The fury of Superstorm Sandy--wreaking havoc on New York, leaving disaster in its path in swaths of the Northeastern U.S., and spreading foul weather as far as the upper Midwest--left many Americans shaken, and holding onto loved ones this week.
Estimates on the financial impact and the aftermath simply aren't yet in. In the far term, insurance claims will be processed and cars will need to be replaced; but in the near term, car sales have been put on hold in some places, and it'll be a while before some East Coast dealerships are even back open for business.And because certain brands rely more on some of the regions of the country, some automakers were hit harder by the storm than others. Nissan, Kia, and Jaguar Land Rover all pointed directly to Sandy as affecting their October sales.
"Unfortunately, October ended on a down note with Hurricane Sandy causing major disruption throughout the Northeast, which is our strongest performing region with more than 225 area dealers," said Al Castignetti, Nissan Division vice president, in a release.
Yet on a market-wide basis, sales were up 7 to 8 percent compared to last October, with Kelley Blue Book estimating that we're on track to hit a 14.3 to 14.4 million seasonally adjusted annual rate (SAAR)--a bit lower than the 14.7-million rate that had been forecasted by some.
Election anxiety a wild card?
Meanwhile, others pointed to uncertainty surrounding the U.S. Presidential race as another potential factor. And KBB pointed to California gas prices, which hovered at near-record highs at the beginning of the month; they've dropped about 30 cents a gallon since.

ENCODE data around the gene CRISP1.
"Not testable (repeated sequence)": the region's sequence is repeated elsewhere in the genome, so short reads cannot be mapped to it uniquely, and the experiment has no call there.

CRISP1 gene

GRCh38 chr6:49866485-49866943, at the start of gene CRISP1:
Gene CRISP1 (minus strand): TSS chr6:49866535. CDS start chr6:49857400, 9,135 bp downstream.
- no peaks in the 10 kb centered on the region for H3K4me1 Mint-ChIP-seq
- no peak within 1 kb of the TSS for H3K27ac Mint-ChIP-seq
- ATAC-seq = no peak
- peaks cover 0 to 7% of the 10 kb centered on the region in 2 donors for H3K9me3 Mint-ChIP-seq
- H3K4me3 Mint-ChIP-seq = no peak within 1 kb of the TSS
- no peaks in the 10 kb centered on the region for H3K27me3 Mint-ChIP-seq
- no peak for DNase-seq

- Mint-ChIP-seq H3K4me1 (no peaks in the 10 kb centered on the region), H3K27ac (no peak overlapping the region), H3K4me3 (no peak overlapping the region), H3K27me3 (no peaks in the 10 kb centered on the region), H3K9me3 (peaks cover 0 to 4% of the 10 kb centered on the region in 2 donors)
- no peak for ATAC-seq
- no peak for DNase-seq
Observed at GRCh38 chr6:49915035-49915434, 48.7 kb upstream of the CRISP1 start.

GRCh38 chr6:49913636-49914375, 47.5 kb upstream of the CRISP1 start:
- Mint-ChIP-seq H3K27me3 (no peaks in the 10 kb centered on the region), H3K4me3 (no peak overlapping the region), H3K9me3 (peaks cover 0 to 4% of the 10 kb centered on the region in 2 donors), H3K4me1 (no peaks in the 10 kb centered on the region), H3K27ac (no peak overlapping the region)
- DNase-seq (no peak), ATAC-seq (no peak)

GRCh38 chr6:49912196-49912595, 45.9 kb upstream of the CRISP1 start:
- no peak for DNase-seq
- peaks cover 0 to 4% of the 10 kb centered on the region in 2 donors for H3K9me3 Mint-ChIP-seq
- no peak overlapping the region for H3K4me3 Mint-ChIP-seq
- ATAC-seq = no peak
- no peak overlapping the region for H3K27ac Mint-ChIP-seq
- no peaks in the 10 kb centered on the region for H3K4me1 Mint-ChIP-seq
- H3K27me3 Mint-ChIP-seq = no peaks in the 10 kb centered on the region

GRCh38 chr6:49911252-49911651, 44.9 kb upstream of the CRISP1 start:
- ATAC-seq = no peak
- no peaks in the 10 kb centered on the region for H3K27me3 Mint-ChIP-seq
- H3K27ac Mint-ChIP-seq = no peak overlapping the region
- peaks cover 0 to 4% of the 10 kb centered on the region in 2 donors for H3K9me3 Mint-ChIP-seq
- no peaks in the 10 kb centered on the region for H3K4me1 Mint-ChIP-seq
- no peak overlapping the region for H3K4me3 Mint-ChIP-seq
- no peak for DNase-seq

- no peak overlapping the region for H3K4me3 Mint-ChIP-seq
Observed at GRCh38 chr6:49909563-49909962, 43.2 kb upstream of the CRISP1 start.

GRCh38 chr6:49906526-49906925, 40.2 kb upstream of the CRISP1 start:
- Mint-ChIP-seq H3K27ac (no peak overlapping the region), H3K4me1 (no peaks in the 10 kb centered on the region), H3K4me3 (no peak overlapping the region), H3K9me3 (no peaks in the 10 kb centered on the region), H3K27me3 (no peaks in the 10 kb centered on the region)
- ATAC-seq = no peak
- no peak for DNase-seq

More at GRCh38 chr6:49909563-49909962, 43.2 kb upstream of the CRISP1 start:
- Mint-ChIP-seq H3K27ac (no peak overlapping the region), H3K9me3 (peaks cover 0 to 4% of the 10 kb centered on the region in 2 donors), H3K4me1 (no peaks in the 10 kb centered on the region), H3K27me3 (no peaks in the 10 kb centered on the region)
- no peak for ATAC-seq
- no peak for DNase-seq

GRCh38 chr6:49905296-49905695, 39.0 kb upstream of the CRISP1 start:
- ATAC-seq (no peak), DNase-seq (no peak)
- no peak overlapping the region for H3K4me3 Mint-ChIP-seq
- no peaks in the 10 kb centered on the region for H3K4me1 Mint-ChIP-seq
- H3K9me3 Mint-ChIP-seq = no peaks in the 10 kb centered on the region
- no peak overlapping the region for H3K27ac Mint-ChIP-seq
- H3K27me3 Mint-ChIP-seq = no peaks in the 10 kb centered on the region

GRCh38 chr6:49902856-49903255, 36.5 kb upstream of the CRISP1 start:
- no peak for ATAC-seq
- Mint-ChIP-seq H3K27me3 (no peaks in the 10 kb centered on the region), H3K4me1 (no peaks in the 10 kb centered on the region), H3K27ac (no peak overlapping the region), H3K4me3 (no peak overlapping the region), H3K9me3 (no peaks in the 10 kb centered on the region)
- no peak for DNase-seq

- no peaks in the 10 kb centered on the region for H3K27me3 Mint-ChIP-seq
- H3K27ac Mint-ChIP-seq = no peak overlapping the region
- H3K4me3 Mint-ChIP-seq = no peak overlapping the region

“October was a somewhat challenging month for us and the industry,” said Dave Zuchowski, the sales chief for Hyundai Motor America. “It appears industry volume may have temporarily stalled due to a blend of an extremely tight and undecided Presidential race, lingering economic uncertainty tied to 'fiscal cliff' anxiety, and the devastating impact Hurricane Sandy had on our dealers and millions of residents along the Eastern seaboard.”
Considering the time that consumers in many parts of the country definitely didn't spend shopping for cars in recent days, October was a very strong sales month.
Kia had an especially good October, with its sales up 12.6 percent versus last October, led by the Optima and Sorento. Toyota was also especially strong, with sales up nearly 16 percent, while Volkswagen, Audi, and BMW were among other strong-performing brands this past month.
Another strong month for the domestic brands
2013 Ford C-Max HybridEnlarge Photo
Pricing experts at TrueCar reported that the average transaction price of a new car rose $336 in October, to $30,486, while incentives are at their lowest levels in more than a year--another good sign for a continued industry rebound.
We'll keep an eye on how the market settles in after the election and storm recovery. In the meantime, follow below to see our own compiled list of October 2011 figures, as reported by the automakers: